As ambitious and awesome as Star Citizen sounds, the crowd-funded game has drawn quite a bit of criticism over the last couple of years, especially when it comes to module delays. Over time, the game has grown bigger in terms of scope and as a result, development times have increased and release dates for certain parts of the game have been missed several times. In response to this, today Star Citizen Director, Chris Roberts has announced several changes to the way Cloud Imperium Games will handle release dates and transparency going forward.
For starters, going forward Star Citizen modules will be given ‘target dates’ based on the internal development roadmaps. This means the goal posts could move at any time, so target dates shouldn’t be seen as a promise.
In the blog post, Roberts explained that this decision has been debated for a long time internally: “Whether or not to share this kind of information has been a long running debate among the team here at Cloud Imperium Games. Target dates are not release dates, and everything you see will shift at some point, sometimes slightly and sometimes wildly. The danger in doing this has always been that casual observers will not understand this, that there will be an outcry about delays every time we update the page.”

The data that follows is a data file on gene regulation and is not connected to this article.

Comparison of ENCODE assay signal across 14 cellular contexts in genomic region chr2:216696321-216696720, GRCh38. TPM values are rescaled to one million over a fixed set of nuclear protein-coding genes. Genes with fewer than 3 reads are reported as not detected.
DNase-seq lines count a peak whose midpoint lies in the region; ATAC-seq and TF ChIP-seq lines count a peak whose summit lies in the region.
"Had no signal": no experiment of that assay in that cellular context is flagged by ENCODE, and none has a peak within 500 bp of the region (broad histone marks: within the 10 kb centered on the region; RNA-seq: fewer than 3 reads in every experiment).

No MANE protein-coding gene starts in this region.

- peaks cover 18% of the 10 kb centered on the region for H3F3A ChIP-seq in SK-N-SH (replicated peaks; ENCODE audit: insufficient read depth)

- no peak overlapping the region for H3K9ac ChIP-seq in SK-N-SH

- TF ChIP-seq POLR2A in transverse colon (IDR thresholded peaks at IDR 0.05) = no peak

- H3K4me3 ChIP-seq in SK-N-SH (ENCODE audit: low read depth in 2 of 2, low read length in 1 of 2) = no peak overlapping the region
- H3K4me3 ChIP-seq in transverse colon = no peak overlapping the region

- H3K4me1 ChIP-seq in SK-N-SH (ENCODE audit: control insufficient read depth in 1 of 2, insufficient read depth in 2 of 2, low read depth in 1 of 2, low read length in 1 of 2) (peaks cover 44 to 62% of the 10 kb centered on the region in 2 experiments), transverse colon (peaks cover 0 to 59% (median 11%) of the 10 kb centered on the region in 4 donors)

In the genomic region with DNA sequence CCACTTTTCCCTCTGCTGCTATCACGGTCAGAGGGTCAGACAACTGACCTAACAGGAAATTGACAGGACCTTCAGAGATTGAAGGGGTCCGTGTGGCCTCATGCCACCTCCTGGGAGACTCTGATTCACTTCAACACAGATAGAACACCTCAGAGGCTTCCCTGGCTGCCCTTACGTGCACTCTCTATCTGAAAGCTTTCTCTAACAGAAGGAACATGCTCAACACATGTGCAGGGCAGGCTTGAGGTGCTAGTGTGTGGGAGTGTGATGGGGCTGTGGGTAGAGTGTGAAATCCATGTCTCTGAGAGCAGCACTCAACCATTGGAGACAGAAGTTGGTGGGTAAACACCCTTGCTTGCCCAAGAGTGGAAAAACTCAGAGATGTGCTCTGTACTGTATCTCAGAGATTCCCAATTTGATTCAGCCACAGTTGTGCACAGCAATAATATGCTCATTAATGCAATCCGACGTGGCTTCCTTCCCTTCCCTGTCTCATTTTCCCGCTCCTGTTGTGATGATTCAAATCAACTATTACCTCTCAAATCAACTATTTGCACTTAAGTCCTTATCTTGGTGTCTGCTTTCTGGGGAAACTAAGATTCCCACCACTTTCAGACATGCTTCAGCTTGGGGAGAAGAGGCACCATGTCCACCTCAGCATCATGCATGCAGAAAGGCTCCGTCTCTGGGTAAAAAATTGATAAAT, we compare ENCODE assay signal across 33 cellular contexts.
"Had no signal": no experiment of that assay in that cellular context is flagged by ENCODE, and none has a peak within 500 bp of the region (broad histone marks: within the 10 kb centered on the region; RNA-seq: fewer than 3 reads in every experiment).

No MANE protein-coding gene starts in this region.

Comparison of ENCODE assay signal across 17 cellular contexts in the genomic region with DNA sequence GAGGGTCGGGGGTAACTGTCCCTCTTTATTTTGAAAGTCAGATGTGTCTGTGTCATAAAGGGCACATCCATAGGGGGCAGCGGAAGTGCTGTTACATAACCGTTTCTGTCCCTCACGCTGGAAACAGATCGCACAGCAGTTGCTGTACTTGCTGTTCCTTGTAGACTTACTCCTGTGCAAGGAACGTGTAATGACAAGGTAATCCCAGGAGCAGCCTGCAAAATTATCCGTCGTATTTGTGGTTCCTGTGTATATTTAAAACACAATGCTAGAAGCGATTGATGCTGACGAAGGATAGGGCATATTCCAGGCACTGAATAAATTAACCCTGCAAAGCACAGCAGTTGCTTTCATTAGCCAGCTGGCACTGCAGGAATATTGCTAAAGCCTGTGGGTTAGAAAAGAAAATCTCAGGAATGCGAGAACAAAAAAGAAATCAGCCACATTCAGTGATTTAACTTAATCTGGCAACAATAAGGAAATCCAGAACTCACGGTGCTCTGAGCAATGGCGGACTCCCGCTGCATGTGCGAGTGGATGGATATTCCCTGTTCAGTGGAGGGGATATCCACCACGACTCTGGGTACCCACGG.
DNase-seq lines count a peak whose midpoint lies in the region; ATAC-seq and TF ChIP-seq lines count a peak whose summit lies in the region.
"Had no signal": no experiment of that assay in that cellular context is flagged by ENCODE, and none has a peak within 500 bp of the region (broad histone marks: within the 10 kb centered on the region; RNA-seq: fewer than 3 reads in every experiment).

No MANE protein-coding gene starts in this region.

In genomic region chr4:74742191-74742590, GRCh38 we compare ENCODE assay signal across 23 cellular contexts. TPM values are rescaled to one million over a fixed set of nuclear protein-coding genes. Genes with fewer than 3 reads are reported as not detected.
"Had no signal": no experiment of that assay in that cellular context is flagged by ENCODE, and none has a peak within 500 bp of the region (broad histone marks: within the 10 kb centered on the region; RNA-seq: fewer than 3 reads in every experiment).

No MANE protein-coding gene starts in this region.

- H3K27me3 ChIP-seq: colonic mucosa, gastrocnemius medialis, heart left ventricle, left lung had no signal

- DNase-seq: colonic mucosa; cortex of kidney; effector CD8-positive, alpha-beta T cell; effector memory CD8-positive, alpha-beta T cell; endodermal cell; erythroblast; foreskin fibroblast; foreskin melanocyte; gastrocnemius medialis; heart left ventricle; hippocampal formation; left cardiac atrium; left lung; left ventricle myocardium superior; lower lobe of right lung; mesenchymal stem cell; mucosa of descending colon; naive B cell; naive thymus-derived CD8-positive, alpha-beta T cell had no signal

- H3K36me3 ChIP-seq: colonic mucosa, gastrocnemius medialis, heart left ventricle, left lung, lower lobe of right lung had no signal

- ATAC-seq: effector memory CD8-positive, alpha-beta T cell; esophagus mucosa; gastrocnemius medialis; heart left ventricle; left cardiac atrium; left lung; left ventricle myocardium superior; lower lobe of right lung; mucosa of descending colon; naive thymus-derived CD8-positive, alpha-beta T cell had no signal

“While that is a risk, above all we trust the community that has given us so much support. The community that has let us focus our passions on this incredible project. You have allowed us to take this journey, you have tracked and followed so much of how game development works… and now we think it is right to further part the curtain and share with you our production process.”
These transparency changes will come into effect starting with Star Citizen Alpha 2.6 and internal development schedules will be updated on a weekly basis. These will be the same schedules Cloud Imperium are running off internally, so you will always know when something is taking more time than intended.
KitGuru Says: While the Star Citizen devs do catch a lot of flak, I do have to admire the effort to be open and transparent about development schedules, particularly since most publishers are very closed off and secretive in that regard. Hopefully this will end up being a good move in the long run for those following Star Citizen’s development.